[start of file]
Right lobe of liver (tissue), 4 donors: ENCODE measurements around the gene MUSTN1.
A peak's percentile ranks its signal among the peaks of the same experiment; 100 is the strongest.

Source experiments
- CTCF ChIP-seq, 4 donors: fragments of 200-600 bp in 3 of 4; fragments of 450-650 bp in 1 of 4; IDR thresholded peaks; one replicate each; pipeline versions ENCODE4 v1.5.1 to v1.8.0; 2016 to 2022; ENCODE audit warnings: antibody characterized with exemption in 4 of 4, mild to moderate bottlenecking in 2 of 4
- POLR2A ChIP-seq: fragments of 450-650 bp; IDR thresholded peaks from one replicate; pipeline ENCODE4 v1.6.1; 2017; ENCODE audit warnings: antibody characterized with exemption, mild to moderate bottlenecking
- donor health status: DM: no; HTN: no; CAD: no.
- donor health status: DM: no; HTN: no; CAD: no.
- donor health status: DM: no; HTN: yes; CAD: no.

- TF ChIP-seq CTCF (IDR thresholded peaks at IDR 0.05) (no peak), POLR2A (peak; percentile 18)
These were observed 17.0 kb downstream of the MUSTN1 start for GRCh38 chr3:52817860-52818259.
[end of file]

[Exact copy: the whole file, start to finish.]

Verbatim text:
Right lobe of liver (tissue), 4 donors: ENCODE measurements around the gene MUSTN1.
A peak's percentile ranks its signal among the peaks of the same experiment; 100 is the strongest.

Source experiments
- CTCF ChIP-seq, 4 donors: fragments of 200-600 bp in 3 of 4; fragments of 450-650 bp in 1 of 4; IDR thresholded peaks; one replicate each; pipeline versions ENCODE4 v1.5.1 to v1.8.0; 2016 to 2022; ENCODE audit warnings: antibody characterized with exemption in 4 of 4, mild to moderate bottlenecking in 2 of 4
- POLR2A ChIP-seq: fragments of 450-650 bp; IDR thresholded peaks from one replicate; pipeline ENCODE4 v1.6.1; 2017; ENCODE audit warnings: antibody characterized with exemption, mild to moderate bottlenecking
- donor health status: DM: no; HTN: no; CAD: no.
- donor health status: DM: no; HTN: no; CAD: no.
- donor health status: DM: no; HTN: yes; CAD: no.

- TF ChIP-seq CTCF (IDR thresholded peaks at IDR 0.05) (no peak), POLR2A (peak; percentile 18)
These were observed 17.0 kb downstream of the MUSTN1 start for GRCh38 chr3:52817860-52818259.